Hayes v. Alabama Department of Corrections Commissioner et al (INMATE 1) (LEAD CASE)

Filing 107

CORRECTED OPINION. Signed by Honorable Judge Myron H. Thompson on 4/8/14. (scn, )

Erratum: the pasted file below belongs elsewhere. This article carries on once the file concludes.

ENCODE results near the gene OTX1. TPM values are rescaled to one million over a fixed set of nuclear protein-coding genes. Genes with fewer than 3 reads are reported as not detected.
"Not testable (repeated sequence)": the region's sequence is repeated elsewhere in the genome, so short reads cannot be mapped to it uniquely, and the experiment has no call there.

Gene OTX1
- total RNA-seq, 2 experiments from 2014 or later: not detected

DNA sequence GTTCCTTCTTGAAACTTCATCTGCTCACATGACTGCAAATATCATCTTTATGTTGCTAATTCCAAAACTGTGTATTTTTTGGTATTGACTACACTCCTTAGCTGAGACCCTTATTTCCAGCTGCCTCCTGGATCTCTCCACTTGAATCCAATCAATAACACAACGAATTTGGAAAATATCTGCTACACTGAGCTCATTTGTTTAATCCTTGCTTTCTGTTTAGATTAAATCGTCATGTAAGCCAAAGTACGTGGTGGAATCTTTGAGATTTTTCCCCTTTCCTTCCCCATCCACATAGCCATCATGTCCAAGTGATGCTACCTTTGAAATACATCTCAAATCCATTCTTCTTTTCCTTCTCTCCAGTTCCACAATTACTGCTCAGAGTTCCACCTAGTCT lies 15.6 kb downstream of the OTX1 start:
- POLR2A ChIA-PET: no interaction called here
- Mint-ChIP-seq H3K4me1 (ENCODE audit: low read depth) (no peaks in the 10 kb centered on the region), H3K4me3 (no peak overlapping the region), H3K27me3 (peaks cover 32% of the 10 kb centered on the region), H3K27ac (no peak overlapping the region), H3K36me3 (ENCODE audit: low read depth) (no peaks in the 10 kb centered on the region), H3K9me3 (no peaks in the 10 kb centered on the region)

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IN THE DISTRICT COURT OF THE UNITED STATES FOR THE MIDDLE DISTRICT OF ALABAMA, NORTHERN DIVISION NATHANIEL HAYES, Plaintiff, v. ALA. DEPT. OF CORRECTIONS COMMISSIONER, et al., Defendants. NATHANIEL HAYES, Plaintiff, v. ALA. DEPT. OF CORRECTIONS COMMISSIONER, et al., Defendants. ) ) ) ) ) ) ) ) ) ) ) ) ) ) ) ) ) ) ) ) CIVIL ACTION. NO. 2:11cv38-MHT [WO] CIVIL ACTION NO. 2:11cv44-MHT [WO] CORRECTED OPINION In these consolidated lawsuits, the plaintiff Nathaniel Hayes brings claims for relief pursuant to 42 U.S.C. § 1983 and names the following as defendants: the Alabama Department of 1 Corrections Commissioner; Kilby Correctional Facility Warden John Cummings, whose last name is actually “Cummins”; Correctional Captain Victor Napier; Classification Officer Angela Lawson; and Correctional Officers Douglas McKinney and Taurean Crawford. The court has jurisdiction pursuant to 28 U.S.C. § 1331 (federal question). Pursuant to the orders of the court, the defendants have filed complaints. a special Hayes report in response to Hayes’s was instructed to file a response to the special report and informed that at any time after the filing of his response the special report could be treated by the court as a motion for summary judgment. how to These instructions also informed Hayes about properly judgment. therefore, respond Hayes these to has filed cases are a motion his before for summary response, the defendants’ motion for summary judgment. court on and, the For reasons that follow, summary judgment will be entered in favor of the defendants. 2 I. LEGAL STANDARD "A party may move for summary judgment, identifying each claim or defense--or the part of each claim or defense--on which summary judgment is sought. The court shall grant summary judgment if the movant shows that there is no genuine dispute as to any material fact and the movant is entitled to judgment as a matter of law." Fed. R. Civ. P. 56(a). The court must view the admissible evidence in the light most favorable to the non-moving party and draw all reasonable inferences in favor of that party. Matsushita Elec. Indus. Co. Ltd. v. Zenith Radio Corp., 475 U.S. 574, 587 (1986). II. THE FACTS On December 22, 2010, Hayes was transferred from Holman Prison to Kilby Correctional Facility where he was initially placed in general population. The next day, however, Hayes was transferred to administrative segregation where he remained for 48 days. He does not dispute status that, while in segregation 3 his was reviewed once officials, transfer weekly which of team Hayes by a included to team a segregation of correctional psychologist. The precipitated this lawsuit. III. A. DISCUSSION Respondent-Superior Claim. Hayes claims that the Alabama Corrections Department Commissioner and the Kilby Warden should be held liable for the violations of “staff subordinates.” Of course, it “is axiomatic, in section 1983 actions, that liability must be based on something superior.” Cir. 1990). in the more than a theory of respondeat Brown v. Crawford, 906 F.2d 667, 671 (11th A supervisor must have either participated constitutional deprivation or taken actions linked to the deprivation through a causal connection. This link can be established when a history of abuse puts the supervisor on notice of deprivations and the supervisor fails to correct them; when improper custom or policy breed indifference to constitutional rights; 4 or when the “supervisor directed the subordinates to act unlawfully or knew that the subordinates would act unlawfully and failed to stop them from doing so.” Douglas v. Yates, 535 F.3d 1316, 1322 (11th Cir. 2008). Hayes presents absolutely no evidence showing that these two defendants participated in the actions about which he complains; had any knowledge of any alleged violations of his constitutional rights; or otherwise is subject to subordinates. liability for actions of their Therefore, summary judgment is due to be granted in favor of the Alabama Corrections Department Commissioner and the Kilby Warden. B. that Hayes claims Administrative-Segregation Claim. the placement of him in the Kilby Facility’s administrative segregation without cause violated his constitutional rights. segregation at Holman transferred to the Hayes was in Prison at the Kilby Facility, administrative time and he he was further contends that his rights were violated at the Kilby Facility because he was not 5 given an extension notification of his continued placement in segregation. Hayes specifically alleges that Captain Napier should be held liable because he “was aware of the violations of plaintiff’s rights because he’s responsible for the operation of the Segregation Unit, as he review (sic) the status of each inmate on a weekly basis w/ the Segregation Review Board.” With regard to Correctional Officer Crawford, Hayes claims he “was a party that processed plaintiff into Administrative Segregation w/o cause.”1 As a matter of law, Hayes is entitled to no relief on this claim. Placement of an inmate in segregation or administrative confinement for limited periods of time does not impose an “atypical, significant deprivation” 1. It is unclear which, if any, of the other defendants Hayes contends violated his constitutional rights because he was placed in administrative segregation. For example, with respect to Classification Officer Lawson, Hayes states she was "put on notice of the violations of plaintiff's rights, but failed to respond in any manner." Since the court concludes that on the merits Hayes is not entitled to relief on any of his claims, it is unnecessary for the court to parse the complaint, as amended, claim by claim and defendant by defendant. 6 sufficient to give rise to a constitutionally protected liberty 485–87 interest. (1995) Sandin v. (concluding 515 Conner, 30 days of U.S. 472, disciplinary segregation did not give rise to a protected liberty interest); see also Rodgers v. Singletary, 142 F.3d 1252, 1253 (11th Cir.1998) (concluding two months in administrative confinement did not constitute deprivation of a protected liberty interest). While at the Kilby Facility, Hayes was in segregation for 48 days during which his status was reviewed weekly. show that this Hayes has presented no facts that confinement imposed an “atypical and significant hardship on ... [him] in relation to the ordinary incidents of prison life” that would qualify as a Sandin, liberty 515 deprivation U.S. at implicating 484-85. The due process. defendants are entitled to summary judgment as a matter of law on Hayes’s segregation claim. C. Adulterated-Food Claim. In his original complaint, Hayes alleges that the “[Alabama Department 7 of Corrections] Administration is continuing to spike my food trays and store draw with mood altering drugs.” More specifically, he contends that Sergeant McKinney2 “spiked plaintiff’s food trays plaintiff’s past behavior.” continuously due to To the extent that this claim is premised on a retaliation theory, the court will separately address that issue in a later section of this opinion. Hayes’s spiked-food claim arises Eighth and Fourteenth Amendments. requires that prisoners adequate food. ... be under both the The Eighth Amendment provided “reasonably A well-balanced meal, containing sufficient nutritional value to preserve health, is all that is required.” 1567, 1575 (11th Hamm v. De Kalb County, 774 F.2d Cir. 1985). In addition, it is undeniable that Hayes possesses a significant liberty interest in avoiding the unwanted administration of 2. The original complaint names Sergeant Jenkins as a defendant in this claim. In an amended complaint filed February 7, 2011, Hayes substituted McKinney for Jenkins whom Hayes “erroneously identified.” 8 mood-altering drugs under the Due Process Clause of the Fourteenth Amendment. Washington See v. Harper, 494 U.S. 210, 221-22 (1990). The difficulty for Hayes is that he has presented to the court absolutely no evidence that supports his adulterated food verification of sufficient to oppose Harris Ostrout, v. claim. A conclusory a 65 motion F.3d plaintiff’s allegations for 912 summary (11th is mere not judgment. Cir. 1995); Fullman v. Graddick, 739 F.2d 553, 556-57 (11th Cir. 1984). And, “although [the court] must view factual inferences favorably toward the nonmoving party and pro se complaints are entitled to a liberal interpretation by the courts, ... a pro se litigant does not escape the essential burden under summary judgment standards of establishing that there is a genuine ... [dispute] as to a fact material to his case in order to avert summary judgment." Brown v. Crawford, 906 F.2d 667, 670 (11th Cir. 1990) (a pro se litigant's allegation of contaminated drinking water found unsubstantiated and 9 completely speculative because the litigant failed to submit a doctor's diagnosis or any medical examination evidence supporting those allegations). Hayes has submitted no evidence that would support a conclusion that the food he received at Kilby was nutritionally inadequate and no evidence substantiating his mere contention that mood-altering drugs were placed in his food or store-draw items. failed to produce In other words, Hayes has “sufficient [favorable] evidence” that would be admissible at trial supporting his claim See Anderson v. Liberty of a constitutional violation. Lobby, Inc., supra; Civil Procedure. a genuine Rule 56(e)(1), Federal Rules of In the absence of such proof creating dispute, the defendants are entitled to summary judgment on this claim. D. Retaliation Claim. To understand this claim, it is necessary that the court look closely at Hayes’s complaints. The original complaint was filed on January 14, 2011, on a form provided by the court. In the section of that form in which Hayes is asked to 10 explain his claim briefly, is retaliating “Administration behavior code(s) disciplinaries.” in he my wrote that the for the harassment file, due to past In the next sections of the complaint form, Hayes is asked to explain his claim against each named defendant. In these sections of the complaint, there is no direct reference to any retaliation claim. With respect to Sergeant Jenkins (later identified as Sergeant McKinney), plaintiff (sic) Hayes food trays plaintiff’s past behavior.” retaliation amended 2011, otherwise. complaints and on February states he continuously “spiked due to But there is no mention of Hayes January 7, that filed 21, 2011. several 2011, In other January none 25, of these in their amendments did Hayes mention retaliation. In the defendants’ special report and separate affidavits, the defendants understandably do not mention retaliation. Hayes response: 11 then filed his “Defendant(s) has overlooked plaintiff’s underlying claim of retaliated harassment, which now is fully developed. “Plaintiff was charged with an Assault at Holman Prison, and while in Lockup, he was arbitrarily classed under a (Seg Boarded) Campaign Demonstration, due to a framed disciplinary transcript. Seg. Boarded--meaning, subjected an inmate to demonstrated harassment, due to disciplinary files. “However, plaintiff transferred from Holman to Kilby on a lay over, en route to Donaldson; as Kilby Classification received special Instructions to prep a Seg. Boarded Rally: (by serenading propaganda [false] campaigns throughout the Institution), before transferring plaintiff to Donaldson on a Hostile Seg. Boarded Rally Campaign, in a conspiracy to provoke entrapment; as demonstrated by defendant(s) orchestrated harassment.” The method of establishing a retaliation claim is essentially the same as for a claim of race or sex discrimination. Donnellon v. Fruehauf Corporation, 794 F.2d 598, 600-01 (11th Cir. 1986). An inmate has the initial burden of establishing a prima-facie case of unlawful retaliation by a 12 preponderance of the evidence, which once established raises a presumption that prison officials retaliated against the inmate. Texas Dep’t of Cmty Affairs v. Burdine, 450 U.S. 248 (1981). Merely alleging the ultimate retaliation, however, is insufficient. 857 F.2d 1139, Additionally, 1142, conclusory n.6 of Cain v. Lane, (7th allegations fact Cir. are 1988). insufficient to demonstrate the existence of each element required to establish retaliation. Morales v. MacKalm, 278 F.3d 126, 131 (2d Cir. 2002), abrogated on other grounds by Porter v. Nussle, 534 U.S. 516, 532 (2002); see also Bennett v. Goord, 343 F.3d 133, 137 (2nd Cir. 2003) (because abuse, prisoner “we are allegation.”). retaliation careful to claims require are prone to non-conclusory If an inmate establishes a prima-facie case, the burden then shifts to the prison officials to rebut the presumption by producing sufficient evidence to raise a genuine issue of fact as to whether the prison official retaliated against the inmate. may be done by the prison 13 official This articulating a legitimate, non-retaliatory reason for the adverse decision or action, a reason which is clear, reasonably specific and worthy of credence. The official has a burden of production, not of persuasion, and thus does not have to persuade a court that he or she actually was motivated by the reason advanced. Once the jail production, the persuading evidence official the that inmate court the by Burdine, supra. satisfies this burden of then the burden of has sufficient proffered reason and for admissible the adverse decision or action is a pretext for retaliation. Given the liberality with which the Id. court must construe pro se complaints, the court construes Hayes’s complaints as raising a retaliation claim with respect to spiking his food and store draws and with regard to placement of him in segregation. With regard to the food and store-draw claims, Hayes’s retaliation claim founders on the first prong of establishing such a claim because, as earlier noted, he failed to adduce any evidence that the defendants placed in his food or 14 store draw any foreign objects or mood-altering drugs. His allegations are merely conclusory and as such are insufficient to establish that the defendants retaliated against him. With regard to segregation, the court will assume that Hayes presented a prima-facie case. The defendants have come forward with a legitimate, nonretaliatory reason for placing Hayes in segregation. In his affidavit, the Kilby Warden states: “On December 22, 2011, Inmate Hayes arrived at Kilby and was placed in BDormitory which is a population dormitory. On December 23, 2011, Ms. Lawson was off and Kilby's other Classification Supervisor, Ms. Ashley Slatton reviewed Inmate Hayes file which indicated that he was in Administrative Segregation at Holman Correctional Facility. Ms. Slatton then contacted the Director of Classification, Carolyn Golson, to verify if inmate Hayes placement in population was accurate due to the fact that Inmate Hayes was in Administrative Segregation at the time of transfer. Ms. Golson informed Ms. Slatton that Kilby could not release an inmate that was in Administrative Segregation into population and that only the approved receiving 15 institution (William E. Donaldson or St. Clair) could release Inmate Hayes to population. Inmate Hayes had been approved to be transferred to William E. Donaldson or St. Clair Correctional Facility. Inmate Hayes was immediately removed from Kilby Correctional Facility population and placed in Administrative Segregation to await transfer to his approved facility. Inmate Hayes was given a detention notification, as required by Administrative Regulation #433 Administrative Segregation, informing him that he was being placed in Administrative Segregation and he refused to sign....” These facts, which Hayes does not dispute, except if at all in a conclusory fashion, are sufficient to meet the defendants’ burden of producing a legitimate, non-retaliatory segregation. reason for placing Hayes in Thus the burden now shifts to Hayes to produce admissible evidence that demonstrates that the reason proffered by the defendants is a pretext for retaliation. The court has set forth above Hayes’s response to the defendants’ motion for summary judgment. As interpreted by the court, Hayes appears to claim that 16 his placement in segregation at Holman was caused by a “framed disciplinary....” It is well established in this circuit that, in meting out discipline to inmates, prison officials may not rely on information they know to be false. See Monroe v. Thigpen, 932 F.2d 1437, 1441–42 (11th Cir.1991). But Hayes presents no evidence that any of the defendants had any knowledge that disciplinary action taken against him by prison officials at information. Holman Prison was based on false Hayes suggests that the actions against him were the result of a conspiracy, but he fails to present any non-conclusory and meaningful evidence that the prison officials reached an agreement to violate his constitutional rights. Rowe v. City of Fort Lauderdale, 279 F.3d 1271, 1283–84 (11th Cir.2002). In short, Hayes has failed to meet his burden of showing that any reason proffered pretext for retaliation. by the defendants is a The defendants are entitled to summary judgment on Hayes’s retaliation claim. 17 There is one final matter the court must address. In his response to the motion for summary judgment, Hayes argues that the defendants “overlooked ... [his] underlying claim of Retaliated Harassment....” it is correct judgment, the retaliation as that in defendants a claim their did on motion not which for directly they were While summary identify seeking summary judgment, Hayes did not name specifically any of the defendants as retaliating against him. Instead, he claimed that the “DOC Administration,” which is not a party, was responsible for retaliation. these circumstances defendants retaliation for the failing claim. court to Moreover, cannot fault the address his defendants have directly the Thus, under presented a sufficient evidentiary basis for the court to determine Hayes’s retaliation claim on the merits, and, for the reasons already set forth, the court finds that claim to lack merit. *** 18 The defendants are, therefore, entitled to summary judgment in their favor on all of Hayes’s claims. appropriate judgment will be entered in these cases. DONE, this the 8th day of April, 2014. /s/ Myron H. Thompson UNITED STATES DISTRICT JUDGE An two